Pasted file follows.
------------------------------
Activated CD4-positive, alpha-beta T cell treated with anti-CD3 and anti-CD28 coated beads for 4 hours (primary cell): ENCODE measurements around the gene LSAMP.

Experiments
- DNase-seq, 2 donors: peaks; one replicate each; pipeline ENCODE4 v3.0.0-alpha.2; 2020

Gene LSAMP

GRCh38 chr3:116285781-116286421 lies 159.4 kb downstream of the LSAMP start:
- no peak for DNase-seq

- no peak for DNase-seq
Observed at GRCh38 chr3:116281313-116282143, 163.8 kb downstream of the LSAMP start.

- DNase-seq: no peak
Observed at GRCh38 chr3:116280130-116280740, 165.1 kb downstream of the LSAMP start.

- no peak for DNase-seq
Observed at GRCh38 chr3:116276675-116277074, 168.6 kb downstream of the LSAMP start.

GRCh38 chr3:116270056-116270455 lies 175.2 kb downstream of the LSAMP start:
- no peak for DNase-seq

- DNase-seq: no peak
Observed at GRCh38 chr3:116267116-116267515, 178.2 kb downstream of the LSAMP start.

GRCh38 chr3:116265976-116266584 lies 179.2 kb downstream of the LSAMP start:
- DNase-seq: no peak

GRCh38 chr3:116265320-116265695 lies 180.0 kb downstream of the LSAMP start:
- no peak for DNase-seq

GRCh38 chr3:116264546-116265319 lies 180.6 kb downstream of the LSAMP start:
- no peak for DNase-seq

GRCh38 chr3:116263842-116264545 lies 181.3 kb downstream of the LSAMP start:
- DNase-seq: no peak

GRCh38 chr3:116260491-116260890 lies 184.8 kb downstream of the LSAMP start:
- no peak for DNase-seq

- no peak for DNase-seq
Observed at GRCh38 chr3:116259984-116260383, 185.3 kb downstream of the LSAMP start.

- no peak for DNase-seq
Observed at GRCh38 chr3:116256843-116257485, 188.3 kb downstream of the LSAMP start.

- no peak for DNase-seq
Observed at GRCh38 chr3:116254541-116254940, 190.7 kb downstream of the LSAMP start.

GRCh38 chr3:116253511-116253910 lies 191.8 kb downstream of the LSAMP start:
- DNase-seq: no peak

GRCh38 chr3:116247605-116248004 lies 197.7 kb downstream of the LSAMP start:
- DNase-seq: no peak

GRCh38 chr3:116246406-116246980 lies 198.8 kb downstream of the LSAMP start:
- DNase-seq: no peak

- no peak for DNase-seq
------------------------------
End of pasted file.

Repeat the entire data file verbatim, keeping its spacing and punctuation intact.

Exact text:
Activated CD4-positive, alpha-beta T cell treated with anti-CD3 and anti-CD28 coated beads for 4 hours (primary cell): ENCODE measurements around the gene LSAMP.

Experiments
- DNase-seq, 2 donors: peaks; one replicate each; pipeline ENCODE4 v3.0.0-alpha.2; 2020

Gene LSAMP

GRCh38 chr3:116285781-116286421 lies 159.4 kb downstream of the LSAMP start:
- no peak for DNase-seq

- no peak for DNase-seq
Observed at GRCh38 chr3:116281313-116282143, 163.8 kb downstream of the LSAMP start.

- DNase-seq: no peak
Observed at GRCh38 chr3:116280130-116280740, 165.1 kb downstream of the LSAMP start.

- no peak for DNase-seq
Observed at GRCh38 chr3:116276675-116277074, 168.6 kb downstream of the LSAMP start.

GRCh38 chr3:116270056-116270455 lies 175.2 kb downstream of the LSAMP start:
- no peak for DNase-seq

- DNase-seq: no peak
Observed at GRCh38 chr3:116267116-116267515, 178.2 kb downstream of the LSAMP start.

GRCh38 chr3:116265976-116266584 lies 179.2 kb downstream of the LSAMP start:
- DNase-seq: no peak

GRCh38 chr3:116265320-116265695 lies 180.0 kb downstream of the LSAMP start:
- no peak for DNase-seq

GRCh38 chr3:116264546-116265319 lies 180.6 kb downstream of the LSAMP start:
- no peak for DNase-seq

GRCh38 chr3:116263842-116264545 lies 181.3 kb downstream of the LSAMP start:
- DNase-seq: no peak

GRCh38 chr3:116260491-116260890 lies 184.8 kb downstream of the LSAMP start:
- no peak for DNase-seq

- no peak for DNase-seq
Observed at GRCh38 chr3:116259984-116260383, 185.3 kb downstream of the LSAMP start.

- no peak for DNase-seq
Observed at GRCh38 chr3:116256843-116257485, 188.3 kb downstream of the LSAMP start.

- no peak for DNase-seq
Observed at GRCh38 chr3:116254541-116254940, 190.7 kb downstream of the LSAMP start.

GRCh38 chr3:116253511-116253910 lies 191.8 kb downstream of the LSAMP start:
- DNase-seq: no peak

GRCh38 chr3:116247605-116248004 lies 197.7 kb downstream of the LSAMP start:
- DNase-seq: no peak

GRCh38 chr3:116246406-116246980 lies 198.8 kb downstream of the LSAMP start:
- DNase-seq: no peak

- no peak for DNase-seq